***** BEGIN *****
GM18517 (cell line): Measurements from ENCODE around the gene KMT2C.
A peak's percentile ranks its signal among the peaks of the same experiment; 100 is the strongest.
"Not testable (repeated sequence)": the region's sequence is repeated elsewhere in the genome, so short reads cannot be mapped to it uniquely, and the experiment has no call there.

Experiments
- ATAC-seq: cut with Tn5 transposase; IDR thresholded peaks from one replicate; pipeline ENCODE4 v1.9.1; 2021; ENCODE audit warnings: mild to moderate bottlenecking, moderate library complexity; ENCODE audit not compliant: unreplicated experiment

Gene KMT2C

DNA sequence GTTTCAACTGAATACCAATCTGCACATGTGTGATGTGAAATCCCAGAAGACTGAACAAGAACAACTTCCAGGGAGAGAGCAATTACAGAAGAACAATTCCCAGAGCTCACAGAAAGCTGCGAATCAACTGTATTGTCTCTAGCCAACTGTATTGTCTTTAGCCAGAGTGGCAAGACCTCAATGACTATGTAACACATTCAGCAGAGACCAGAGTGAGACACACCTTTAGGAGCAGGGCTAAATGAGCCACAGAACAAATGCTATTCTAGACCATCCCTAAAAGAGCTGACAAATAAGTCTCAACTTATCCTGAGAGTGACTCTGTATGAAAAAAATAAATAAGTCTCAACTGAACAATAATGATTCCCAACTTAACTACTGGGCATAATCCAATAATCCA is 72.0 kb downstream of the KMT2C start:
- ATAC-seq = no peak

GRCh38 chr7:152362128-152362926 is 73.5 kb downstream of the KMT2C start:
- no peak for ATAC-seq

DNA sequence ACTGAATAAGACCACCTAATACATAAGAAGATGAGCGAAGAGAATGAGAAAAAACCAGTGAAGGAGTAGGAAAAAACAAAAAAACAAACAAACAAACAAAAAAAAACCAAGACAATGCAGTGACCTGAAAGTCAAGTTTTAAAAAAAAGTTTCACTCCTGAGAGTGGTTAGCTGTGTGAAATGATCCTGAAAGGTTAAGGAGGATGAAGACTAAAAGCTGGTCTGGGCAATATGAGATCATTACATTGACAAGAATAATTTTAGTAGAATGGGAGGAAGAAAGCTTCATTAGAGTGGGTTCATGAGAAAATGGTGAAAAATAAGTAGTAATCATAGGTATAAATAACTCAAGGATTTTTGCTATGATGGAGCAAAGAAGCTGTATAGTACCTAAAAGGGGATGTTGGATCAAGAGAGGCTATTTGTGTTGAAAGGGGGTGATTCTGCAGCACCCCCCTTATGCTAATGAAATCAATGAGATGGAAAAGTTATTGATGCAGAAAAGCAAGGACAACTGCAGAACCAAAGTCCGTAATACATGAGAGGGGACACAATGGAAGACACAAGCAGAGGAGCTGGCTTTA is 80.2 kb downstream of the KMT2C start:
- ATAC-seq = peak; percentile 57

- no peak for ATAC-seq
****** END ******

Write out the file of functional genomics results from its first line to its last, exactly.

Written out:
GM18517 (cell line): Measurements from ENCODE around the gene KMT2C.
A peak's percentile ranks its signal among the peaks of the same experiment; 100 is the strongest.
"Not testable (repeated sequence)": the region's sequence is repeated elsewhere in the genome, so short reads cannot be mapped to it uniquely, and the experiment has no call there.

Experiments
- ATAC-seq: cut with Tn5 transposase; IDR thresholded peaks from one replicate; pipeline ENCODE4 v1.9.1; 2021; ENCODE audit warnings: mild to moderate bottlenecking, moderate library complexity; ENCODE audit not compliant: unreplicated experiment

Gene KMT2C

DNA sequence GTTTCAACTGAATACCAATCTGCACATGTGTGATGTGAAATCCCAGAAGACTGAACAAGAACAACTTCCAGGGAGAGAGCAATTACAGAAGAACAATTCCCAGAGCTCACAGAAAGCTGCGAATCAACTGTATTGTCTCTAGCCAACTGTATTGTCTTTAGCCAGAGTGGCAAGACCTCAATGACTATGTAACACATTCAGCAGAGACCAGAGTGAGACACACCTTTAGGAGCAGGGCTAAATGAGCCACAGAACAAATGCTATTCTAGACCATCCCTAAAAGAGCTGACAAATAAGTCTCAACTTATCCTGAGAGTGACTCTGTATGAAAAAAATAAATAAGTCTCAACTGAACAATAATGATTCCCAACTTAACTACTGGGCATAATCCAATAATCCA is 72.0 kb downstream of the KMT2C start:
- ATAC-seq = no peak

GRCh38 chr7:152362128-152362926 is 73.5 kb downstream of the KMT2C start:
- no peak for ATAC-seq

DNA sequence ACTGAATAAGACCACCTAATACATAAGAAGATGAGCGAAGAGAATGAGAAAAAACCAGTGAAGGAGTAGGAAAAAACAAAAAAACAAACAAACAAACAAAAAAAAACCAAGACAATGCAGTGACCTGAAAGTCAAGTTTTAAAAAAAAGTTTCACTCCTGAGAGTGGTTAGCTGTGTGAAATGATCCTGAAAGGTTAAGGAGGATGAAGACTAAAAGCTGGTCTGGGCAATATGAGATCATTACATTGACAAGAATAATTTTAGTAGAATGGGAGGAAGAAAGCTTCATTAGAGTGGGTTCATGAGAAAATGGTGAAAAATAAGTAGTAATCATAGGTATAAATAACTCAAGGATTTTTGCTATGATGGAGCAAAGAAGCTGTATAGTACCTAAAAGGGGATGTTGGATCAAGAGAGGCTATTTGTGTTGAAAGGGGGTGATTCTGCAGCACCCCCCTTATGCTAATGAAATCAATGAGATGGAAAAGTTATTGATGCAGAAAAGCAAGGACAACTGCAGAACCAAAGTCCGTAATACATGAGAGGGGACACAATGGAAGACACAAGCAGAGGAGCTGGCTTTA is 80.2 kb downstream of the KMT2C start:
- ATAC-seq = peak; percentile 57

- no peak for ATAC-seq